For baby toes, you have to get the watering just right so that they can grow happily to full maturity. These plants are quite drought-tolerant, however, they do need to be watered during their main growth spurt in spring and summer. Just water when the top of the soil feels dry during this period.

Another indication of when to water is if you see the tips of leaves or the “window” looking a touch wrinkled or shrunken. Remember, it’s far better to under water your plant than overwater it.

If you notice the tips of the leaves splitting or cracking, then you’re overwatering. Let the plant dry out completely before you give it any more water.

Like many other succulents, baby toes plants become dormant during the winter months. During this time, you don’t need to provide the plant with any water.


Fertilize with a special cactus or succulent feed in the early spring. Make sure that you dilute this fertilizer and only apply half strength. 


Baby toes succulent like to grow in full sunlight wherever possible. If growing indoors, place your pot on a sunny window sill. A south-facing window is best.

These plants need at least 6 hours of bright sunlight every day. However, it is important to protect your plant from the scorching afternoon sun. Otherwise, the leaves may get burned. 

Remember, if your plant doesn’t get enough sunlight, the leaves may become leggy or fall to one side. Therefore, if you have particularly deary winters, you might need to invest in a grow light to keep your plant happy.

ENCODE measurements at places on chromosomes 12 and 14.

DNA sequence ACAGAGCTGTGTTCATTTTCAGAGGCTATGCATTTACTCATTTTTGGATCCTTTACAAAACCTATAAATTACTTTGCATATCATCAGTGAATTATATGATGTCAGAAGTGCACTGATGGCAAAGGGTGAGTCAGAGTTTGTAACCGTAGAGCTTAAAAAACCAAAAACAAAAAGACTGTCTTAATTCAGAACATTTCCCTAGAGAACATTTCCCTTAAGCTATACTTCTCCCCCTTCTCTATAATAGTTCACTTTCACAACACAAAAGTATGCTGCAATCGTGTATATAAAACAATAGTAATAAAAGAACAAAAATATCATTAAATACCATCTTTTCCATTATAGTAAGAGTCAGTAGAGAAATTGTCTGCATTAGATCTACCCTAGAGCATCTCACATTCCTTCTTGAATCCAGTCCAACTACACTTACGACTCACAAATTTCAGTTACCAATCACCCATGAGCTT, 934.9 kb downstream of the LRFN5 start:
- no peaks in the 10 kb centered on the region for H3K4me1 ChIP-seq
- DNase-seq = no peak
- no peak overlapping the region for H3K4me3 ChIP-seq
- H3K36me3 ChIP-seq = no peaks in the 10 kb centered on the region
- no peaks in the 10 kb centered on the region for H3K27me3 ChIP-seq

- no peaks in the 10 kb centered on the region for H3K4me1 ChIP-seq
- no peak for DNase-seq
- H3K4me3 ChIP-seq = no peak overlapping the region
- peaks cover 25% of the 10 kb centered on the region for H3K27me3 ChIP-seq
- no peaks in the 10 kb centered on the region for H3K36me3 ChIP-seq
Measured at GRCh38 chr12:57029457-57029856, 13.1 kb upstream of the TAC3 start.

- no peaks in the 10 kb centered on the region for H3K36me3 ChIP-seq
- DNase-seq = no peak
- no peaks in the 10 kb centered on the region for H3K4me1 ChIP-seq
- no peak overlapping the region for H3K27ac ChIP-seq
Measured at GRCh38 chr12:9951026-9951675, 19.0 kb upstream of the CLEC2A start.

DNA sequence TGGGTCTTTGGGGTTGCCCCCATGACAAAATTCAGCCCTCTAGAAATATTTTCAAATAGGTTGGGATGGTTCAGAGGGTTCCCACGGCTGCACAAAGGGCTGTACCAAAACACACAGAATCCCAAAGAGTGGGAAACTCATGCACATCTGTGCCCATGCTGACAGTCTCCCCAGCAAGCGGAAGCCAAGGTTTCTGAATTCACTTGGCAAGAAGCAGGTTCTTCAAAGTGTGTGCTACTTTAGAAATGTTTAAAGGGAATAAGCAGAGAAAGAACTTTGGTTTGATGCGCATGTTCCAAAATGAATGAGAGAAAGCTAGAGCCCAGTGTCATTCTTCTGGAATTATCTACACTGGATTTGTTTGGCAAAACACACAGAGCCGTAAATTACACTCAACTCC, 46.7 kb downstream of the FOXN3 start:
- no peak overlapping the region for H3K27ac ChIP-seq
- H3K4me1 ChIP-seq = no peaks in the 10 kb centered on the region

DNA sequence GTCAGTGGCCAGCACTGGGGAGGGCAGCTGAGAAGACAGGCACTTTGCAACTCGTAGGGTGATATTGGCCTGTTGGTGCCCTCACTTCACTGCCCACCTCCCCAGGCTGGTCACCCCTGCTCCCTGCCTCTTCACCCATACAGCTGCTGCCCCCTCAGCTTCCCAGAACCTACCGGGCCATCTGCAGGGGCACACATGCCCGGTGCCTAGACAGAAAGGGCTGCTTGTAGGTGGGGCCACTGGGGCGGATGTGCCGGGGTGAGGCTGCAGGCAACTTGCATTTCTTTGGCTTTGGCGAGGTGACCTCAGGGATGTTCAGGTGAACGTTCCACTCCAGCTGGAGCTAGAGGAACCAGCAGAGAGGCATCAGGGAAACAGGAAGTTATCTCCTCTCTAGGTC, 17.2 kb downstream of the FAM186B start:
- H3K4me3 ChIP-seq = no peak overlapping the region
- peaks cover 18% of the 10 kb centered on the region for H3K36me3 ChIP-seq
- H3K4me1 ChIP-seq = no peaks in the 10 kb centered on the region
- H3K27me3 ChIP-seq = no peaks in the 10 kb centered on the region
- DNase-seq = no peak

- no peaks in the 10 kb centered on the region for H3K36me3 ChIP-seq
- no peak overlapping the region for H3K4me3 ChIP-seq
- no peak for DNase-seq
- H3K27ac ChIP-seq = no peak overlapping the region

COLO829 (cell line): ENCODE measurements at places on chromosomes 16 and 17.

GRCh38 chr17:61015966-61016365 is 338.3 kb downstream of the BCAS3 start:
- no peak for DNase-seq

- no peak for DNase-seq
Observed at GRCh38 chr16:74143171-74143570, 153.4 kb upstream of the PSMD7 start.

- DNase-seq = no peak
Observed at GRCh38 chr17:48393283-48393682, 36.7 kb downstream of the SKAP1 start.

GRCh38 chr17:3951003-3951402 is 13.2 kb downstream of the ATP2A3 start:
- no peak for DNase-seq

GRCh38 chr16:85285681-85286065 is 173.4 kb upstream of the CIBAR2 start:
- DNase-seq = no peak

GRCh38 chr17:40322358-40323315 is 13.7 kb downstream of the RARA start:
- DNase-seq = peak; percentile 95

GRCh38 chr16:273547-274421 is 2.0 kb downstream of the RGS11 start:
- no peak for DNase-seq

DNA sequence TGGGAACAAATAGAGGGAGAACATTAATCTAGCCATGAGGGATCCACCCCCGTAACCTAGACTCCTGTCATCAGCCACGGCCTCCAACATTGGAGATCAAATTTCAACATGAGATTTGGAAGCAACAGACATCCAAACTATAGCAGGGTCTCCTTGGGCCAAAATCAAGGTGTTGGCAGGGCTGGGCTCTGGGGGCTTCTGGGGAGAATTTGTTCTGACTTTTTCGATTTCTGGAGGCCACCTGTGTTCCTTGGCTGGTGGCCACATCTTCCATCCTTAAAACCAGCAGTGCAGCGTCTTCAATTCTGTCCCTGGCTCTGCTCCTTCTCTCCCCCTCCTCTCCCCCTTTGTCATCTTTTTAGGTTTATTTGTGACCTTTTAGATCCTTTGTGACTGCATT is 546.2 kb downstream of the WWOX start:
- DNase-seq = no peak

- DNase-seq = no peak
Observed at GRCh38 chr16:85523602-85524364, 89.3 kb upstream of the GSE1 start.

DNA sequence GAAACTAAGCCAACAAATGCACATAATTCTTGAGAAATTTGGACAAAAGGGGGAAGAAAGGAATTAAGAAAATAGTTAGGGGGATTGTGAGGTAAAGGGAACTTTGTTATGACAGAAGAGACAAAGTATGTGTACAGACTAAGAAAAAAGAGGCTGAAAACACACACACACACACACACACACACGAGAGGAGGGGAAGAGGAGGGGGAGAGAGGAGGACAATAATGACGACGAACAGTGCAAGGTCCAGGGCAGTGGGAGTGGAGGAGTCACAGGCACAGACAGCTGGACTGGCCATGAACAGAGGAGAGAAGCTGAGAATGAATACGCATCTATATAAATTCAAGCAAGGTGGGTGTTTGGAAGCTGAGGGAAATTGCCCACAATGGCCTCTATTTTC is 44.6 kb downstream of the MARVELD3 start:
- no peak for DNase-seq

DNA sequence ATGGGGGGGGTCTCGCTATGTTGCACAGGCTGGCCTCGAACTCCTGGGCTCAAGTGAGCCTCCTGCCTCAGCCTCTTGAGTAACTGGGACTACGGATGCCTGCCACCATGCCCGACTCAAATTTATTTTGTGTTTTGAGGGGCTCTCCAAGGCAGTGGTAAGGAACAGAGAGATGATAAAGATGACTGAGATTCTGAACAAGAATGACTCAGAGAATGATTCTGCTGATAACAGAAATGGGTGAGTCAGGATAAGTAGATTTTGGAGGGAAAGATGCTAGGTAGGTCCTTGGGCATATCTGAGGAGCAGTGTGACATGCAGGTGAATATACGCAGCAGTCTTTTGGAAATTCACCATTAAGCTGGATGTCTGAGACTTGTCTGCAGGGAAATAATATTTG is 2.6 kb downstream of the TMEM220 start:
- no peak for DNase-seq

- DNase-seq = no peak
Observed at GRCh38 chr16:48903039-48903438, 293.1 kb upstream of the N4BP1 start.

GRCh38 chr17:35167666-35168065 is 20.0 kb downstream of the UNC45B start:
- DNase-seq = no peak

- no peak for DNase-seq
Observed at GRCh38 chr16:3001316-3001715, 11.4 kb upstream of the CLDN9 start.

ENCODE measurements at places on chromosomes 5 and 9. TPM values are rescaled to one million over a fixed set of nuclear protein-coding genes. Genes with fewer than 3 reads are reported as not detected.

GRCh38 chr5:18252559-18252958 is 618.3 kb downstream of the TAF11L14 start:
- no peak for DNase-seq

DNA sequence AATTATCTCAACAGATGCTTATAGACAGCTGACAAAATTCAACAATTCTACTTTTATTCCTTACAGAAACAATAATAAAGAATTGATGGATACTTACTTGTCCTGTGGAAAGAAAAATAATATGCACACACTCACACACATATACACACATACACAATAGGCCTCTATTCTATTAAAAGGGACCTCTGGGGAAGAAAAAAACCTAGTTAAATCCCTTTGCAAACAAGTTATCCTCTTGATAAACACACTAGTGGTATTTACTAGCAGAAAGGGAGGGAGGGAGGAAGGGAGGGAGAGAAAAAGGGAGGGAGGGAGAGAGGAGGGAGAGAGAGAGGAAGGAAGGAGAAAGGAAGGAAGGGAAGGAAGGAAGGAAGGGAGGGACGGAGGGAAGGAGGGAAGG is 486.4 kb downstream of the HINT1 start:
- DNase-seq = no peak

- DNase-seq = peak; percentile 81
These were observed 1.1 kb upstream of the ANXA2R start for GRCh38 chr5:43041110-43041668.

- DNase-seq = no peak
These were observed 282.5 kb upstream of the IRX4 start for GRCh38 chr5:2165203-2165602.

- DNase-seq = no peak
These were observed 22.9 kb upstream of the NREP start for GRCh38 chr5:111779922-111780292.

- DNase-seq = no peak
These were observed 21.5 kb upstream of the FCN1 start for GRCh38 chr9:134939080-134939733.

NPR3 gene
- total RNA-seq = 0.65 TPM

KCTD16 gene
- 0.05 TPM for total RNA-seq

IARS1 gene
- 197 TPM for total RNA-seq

Temperature and Humidity

Fenestraria rhopalophylla comes from dry desert regions. Therefore, these plants do prefer warmer temperatures above 65 degrees Fahrenheit (19 degrees Celsius).


Fenestraria rhopalophylla doesn’t need to be pruned. However, you can limit its spread by snipping off the side offsets and using these to propagate new plants.

Pest and diseases

Root rot can be a problem for plants that receive too much water. To avoid this, make sure you grow your plants in a free-draining mix and only water when the top of the soil feels dry. Also, avoid watering over winter.

If growing indoors, your plant may also be a target for common houseplant insects such as mealybugs, scale, and spider mites. These can easily be removed by spraying your plant with some diluted neem oil or insecticidal soap.

Uses of Baby Toes Plant

The most common use for Fenestraria rhopalophylla is as a houseplant to decorate a sunny windowsill. It’s a slow-growing plant, so you only need a small pot, around 4 inches in diameter.

Being such an interesting-looking plant, it also makes a great conversation piece to place in the middle of the table when you’re having guests over for dinner.

Common Varieties and Cultivars

There are no other recognized species in the genus Fenestraria. However, there are a couple of subspecies, although there’s not a lot of information on these.


  • Fenestraria rhopalophylla subs. Aurantiaca
  • Fenestraria rhopalophylla subs. aurantiaca cv. Fireworth


Fenestraria rhopalophylla, commonly called Baby Toes, is a delightful low-growing succulent with an interesting leaf structure. The leaves are columnar and have small “windows” on the tips.

This succulent is very easy to grow as long as you understand the sun and water requirements and don’t overwater your plant or let the roots sit in water.